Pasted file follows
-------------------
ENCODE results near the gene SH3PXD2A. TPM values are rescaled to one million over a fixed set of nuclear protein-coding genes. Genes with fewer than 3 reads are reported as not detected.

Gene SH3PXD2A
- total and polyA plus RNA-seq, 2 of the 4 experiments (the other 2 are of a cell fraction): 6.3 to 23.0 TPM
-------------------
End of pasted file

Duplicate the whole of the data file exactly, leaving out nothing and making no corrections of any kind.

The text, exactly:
ENCODE results near the gene SH3PXD2A. TPM values are rescaled to one million over a fixed set of nuclear protein-coding genes. Genes with fewer than 3 reads are reported as not detected.

Gene SH3PXD2A
- total and polyA plus RNA-seq, 2 of the 4 experiments (the other 2 are of a cell fraction): 6.3 to 23.0 TPM